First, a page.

Tag: black head coaches

Charlie Strong and James Franklin are “Historic” Black Coach Hires at Texas, Penn State

Charlie Strong holds up the "Hook'em Horns" hand signal during an NCAA college football news conference where he was introduced as the new Texas football coach, Monday, Jan. 6, 2014, in Austin, Texas. Strong acknowledged the historical significance of being the school's first African-American head coach of a men's sport. He takes over for Mack Brown, who stepped down last month after 16 seasons. (AP Photo/Eric Gay)
Charlie Strong holds up the “Hook’em Horns” hand signal during an NCAA college football news conference where he was introduced as the new Texas football coach, Monday, Jan. 6, 2014, in Austin, Texas. Strong acknowledged the historical significance of being the school’s first African-American head coach of a men’s sport. (AP Photo/Eric Gay)

At the University of Texas, football is religion. At Penn State University, they need football for redemption. So when these storied programs hired black head coaches within days of each other to return them to past glory, it was a major moment for a sport that has been among the slowest to promote African-American leaders at the highest level.

There have been other black head coaches at top football schools — Notre Dame, Stanford, Miami, UCLA. But the recent hiring of Charlie Strong at Texas and James Franklin at Penn State sent a powerful message, because of the combined prestige, mystique and influence of those teams.  “It’s a historical moment,” said Doug Williams, the first black quarterback to win a Super Bowl and a former head coach at Grambling.  “We’ve come a long way in a couple weeks,” Williams said. “Even though we don’t have as many as you would like, but when you get a Penn State and a Texas, them schools together almost make up for about 10 schools.”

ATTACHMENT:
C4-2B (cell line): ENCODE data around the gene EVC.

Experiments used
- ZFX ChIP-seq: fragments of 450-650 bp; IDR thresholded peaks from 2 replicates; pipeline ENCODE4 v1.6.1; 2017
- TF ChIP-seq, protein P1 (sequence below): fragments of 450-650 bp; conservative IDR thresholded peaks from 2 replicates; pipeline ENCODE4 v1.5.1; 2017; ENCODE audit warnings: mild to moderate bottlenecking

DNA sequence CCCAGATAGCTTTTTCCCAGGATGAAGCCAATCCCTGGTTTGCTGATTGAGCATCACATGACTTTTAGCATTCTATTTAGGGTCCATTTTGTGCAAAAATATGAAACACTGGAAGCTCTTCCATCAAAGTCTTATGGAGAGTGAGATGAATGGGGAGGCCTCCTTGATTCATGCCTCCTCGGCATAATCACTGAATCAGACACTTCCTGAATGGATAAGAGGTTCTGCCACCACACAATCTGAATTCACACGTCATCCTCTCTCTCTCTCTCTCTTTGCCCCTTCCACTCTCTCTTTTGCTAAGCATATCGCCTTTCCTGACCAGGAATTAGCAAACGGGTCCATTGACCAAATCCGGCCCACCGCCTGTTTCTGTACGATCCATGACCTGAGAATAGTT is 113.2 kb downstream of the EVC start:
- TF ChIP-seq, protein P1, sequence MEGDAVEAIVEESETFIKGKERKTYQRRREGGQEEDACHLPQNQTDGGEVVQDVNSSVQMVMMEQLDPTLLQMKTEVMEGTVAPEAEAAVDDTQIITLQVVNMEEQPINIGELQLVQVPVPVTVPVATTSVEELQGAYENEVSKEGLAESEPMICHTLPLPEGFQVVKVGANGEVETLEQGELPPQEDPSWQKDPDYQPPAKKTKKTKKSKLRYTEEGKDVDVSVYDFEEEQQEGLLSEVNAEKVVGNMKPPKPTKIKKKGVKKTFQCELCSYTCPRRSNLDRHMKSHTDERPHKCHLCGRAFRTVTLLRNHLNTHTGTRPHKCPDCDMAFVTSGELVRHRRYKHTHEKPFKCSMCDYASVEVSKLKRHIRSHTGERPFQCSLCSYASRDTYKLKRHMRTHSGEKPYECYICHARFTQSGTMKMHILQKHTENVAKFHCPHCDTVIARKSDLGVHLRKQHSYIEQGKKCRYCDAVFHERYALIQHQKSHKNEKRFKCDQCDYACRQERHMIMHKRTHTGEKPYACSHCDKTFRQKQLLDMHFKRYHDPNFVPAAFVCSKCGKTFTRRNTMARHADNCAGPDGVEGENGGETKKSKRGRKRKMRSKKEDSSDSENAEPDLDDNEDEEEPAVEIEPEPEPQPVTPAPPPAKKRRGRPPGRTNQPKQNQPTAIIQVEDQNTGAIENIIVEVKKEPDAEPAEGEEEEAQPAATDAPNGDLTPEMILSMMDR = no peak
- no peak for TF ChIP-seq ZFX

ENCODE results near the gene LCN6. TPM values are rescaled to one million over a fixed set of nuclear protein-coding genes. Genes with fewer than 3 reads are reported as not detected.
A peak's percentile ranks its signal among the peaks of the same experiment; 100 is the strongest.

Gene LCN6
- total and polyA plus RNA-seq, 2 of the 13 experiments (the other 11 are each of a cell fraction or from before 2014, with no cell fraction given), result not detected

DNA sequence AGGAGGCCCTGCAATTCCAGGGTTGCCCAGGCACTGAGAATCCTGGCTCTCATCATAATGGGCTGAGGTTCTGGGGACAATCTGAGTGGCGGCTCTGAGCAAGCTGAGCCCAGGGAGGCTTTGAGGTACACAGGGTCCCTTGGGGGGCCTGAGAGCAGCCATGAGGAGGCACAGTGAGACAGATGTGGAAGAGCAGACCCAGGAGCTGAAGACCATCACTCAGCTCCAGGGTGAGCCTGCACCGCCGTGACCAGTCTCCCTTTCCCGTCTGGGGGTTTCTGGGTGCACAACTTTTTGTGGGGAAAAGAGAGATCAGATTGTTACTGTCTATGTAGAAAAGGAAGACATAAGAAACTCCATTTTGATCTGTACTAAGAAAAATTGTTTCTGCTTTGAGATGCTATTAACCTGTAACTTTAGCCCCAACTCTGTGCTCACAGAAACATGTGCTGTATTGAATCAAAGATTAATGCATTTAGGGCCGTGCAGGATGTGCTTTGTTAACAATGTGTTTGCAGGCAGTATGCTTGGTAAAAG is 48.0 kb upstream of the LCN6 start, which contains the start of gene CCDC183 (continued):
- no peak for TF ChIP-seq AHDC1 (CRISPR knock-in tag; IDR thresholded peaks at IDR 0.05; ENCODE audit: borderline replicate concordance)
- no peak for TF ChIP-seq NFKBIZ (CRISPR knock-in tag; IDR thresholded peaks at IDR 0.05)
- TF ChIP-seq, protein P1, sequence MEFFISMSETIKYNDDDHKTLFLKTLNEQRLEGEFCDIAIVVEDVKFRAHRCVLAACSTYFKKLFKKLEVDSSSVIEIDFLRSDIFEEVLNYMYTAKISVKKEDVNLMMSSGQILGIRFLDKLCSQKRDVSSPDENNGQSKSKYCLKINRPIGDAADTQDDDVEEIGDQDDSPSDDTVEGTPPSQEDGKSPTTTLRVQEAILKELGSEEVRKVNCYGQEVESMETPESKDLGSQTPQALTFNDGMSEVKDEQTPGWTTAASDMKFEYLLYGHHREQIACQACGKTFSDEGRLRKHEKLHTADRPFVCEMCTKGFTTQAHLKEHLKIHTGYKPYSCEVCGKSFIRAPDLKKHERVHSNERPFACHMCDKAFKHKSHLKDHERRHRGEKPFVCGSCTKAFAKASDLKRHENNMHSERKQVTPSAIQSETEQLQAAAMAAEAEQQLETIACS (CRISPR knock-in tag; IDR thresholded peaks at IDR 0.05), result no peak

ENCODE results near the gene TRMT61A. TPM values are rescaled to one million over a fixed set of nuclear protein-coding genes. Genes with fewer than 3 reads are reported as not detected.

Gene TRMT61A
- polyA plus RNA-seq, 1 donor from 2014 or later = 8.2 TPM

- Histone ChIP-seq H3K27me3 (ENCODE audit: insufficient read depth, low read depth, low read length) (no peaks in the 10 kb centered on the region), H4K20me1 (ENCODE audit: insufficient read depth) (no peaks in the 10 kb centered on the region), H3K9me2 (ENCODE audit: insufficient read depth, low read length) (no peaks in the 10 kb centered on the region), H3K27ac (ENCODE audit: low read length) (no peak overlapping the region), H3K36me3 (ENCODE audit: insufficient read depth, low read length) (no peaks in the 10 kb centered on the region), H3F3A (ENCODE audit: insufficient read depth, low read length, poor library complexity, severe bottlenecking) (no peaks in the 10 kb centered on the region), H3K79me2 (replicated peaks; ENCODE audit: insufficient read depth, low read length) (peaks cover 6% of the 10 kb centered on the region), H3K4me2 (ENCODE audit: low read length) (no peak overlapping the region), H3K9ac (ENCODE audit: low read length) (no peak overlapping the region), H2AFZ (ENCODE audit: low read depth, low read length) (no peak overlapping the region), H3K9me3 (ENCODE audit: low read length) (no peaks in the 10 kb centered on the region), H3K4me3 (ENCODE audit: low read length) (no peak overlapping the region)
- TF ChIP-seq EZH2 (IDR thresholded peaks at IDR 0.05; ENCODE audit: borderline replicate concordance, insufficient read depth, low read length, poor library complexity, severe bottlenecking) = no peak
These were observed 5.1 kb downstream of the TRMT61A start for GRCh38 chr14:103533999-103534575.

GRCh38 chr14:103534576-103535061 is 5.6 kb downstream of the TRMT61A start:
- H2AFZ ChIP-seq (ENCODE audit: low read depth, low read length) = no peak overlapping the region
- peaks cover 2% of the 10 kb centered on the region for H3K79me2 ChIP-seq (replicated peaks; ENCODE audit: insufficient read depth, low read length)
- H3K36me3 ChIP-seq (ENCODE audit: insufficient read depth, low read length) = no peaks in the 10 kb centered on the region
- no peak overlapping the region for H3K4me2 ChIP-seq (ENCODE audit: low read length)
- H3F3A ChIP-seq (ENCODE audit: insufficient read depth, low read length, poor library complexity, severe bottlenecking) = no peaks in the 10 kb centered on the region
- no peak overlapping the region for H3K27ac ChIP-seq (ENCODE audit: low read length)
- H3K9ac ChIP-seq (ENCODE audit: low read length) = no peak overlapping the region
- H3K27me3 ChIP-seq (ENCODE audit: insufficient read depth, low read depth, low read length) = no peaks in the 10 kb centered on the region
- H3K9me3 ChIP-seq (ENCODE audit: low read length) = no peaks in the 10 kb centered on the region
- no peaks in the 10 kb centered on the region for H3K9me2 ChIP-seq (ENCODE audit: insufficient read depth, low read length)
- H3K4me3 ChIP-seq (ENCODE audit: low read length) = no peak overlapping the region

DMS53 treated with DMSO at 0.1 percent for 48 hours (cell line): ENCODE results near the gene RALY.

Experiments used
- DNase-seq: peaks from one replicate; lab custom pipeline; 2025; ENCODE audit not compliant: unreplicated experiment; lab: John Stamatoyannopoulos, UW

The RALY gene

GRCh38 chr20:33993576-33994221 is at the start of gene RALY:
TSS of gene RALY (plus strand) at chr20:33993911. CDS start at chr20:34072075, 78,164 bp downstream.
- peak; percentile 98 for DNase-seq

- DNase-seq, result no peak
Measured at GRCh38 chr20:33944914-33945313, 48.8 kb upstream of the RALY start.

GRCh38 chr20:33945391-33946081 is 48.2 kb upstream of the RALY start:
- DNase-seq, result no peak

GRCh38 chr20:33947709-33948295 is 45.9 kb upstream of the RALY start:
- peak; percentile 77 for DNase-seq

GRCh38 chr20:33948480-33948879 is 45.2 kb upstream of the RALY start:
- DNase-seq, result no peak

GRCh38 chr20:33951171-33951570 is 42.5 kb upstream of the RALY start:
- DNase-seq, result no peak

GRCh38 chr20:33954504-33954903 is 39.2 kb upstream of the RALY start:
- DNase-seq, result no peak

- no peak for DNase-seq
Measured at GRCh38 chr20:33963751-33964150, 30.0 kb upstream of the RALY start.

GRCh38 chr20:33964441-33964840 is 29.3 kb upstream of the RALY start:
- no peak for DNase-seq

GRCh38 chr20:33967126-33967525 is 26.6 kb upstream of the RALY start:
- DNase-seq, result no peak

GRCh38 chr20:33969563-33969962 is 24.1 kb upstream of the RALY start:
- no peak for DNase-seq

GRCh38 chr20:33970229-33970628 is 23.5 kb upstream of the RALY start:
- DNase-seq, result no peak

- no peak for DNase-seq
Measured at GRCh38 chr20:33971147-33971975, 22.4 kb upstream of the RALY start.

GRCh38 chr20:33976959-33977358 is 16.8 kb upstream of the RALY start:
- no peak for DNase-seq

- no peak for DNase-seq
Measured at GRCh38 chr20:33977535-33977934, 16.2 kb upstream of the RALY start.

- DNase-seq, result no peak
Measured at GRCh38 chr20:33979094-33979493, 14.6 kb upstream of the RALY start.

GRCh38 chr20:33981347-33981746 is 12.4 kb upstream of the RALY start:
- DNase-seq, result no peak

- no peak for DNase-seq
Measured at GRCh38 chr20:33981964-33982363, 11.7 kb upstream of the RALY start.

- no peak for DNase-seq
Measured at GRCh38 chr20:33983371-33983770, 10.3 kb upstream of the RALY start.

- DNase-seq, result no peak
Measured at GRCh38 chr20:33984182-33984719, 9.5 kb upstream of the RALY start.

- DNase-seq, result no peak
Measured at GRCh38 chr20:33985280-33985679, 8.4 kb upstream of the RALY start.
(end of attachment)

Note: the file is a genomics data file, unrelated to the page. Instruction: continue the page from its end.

There are 125 colleges playing in the top-level Football Bowl Subdivision. In 2013, 13 of them had black coaches. That was down from 15 in 2012 and an all-time high of 17 in 2011. Strong and Franklin have not been replaced by African-Americans, so the overall numbers remain low.  For Franklin, the numbers are less important than the opportunities.  “I don’t underestimate the significance of this moment. I take a lot of pride in that,” he said in an interview. “But the most important thing is we’re getting to a point where universities and organizations and corporations are hiring people based on merit and the most qualified guy.

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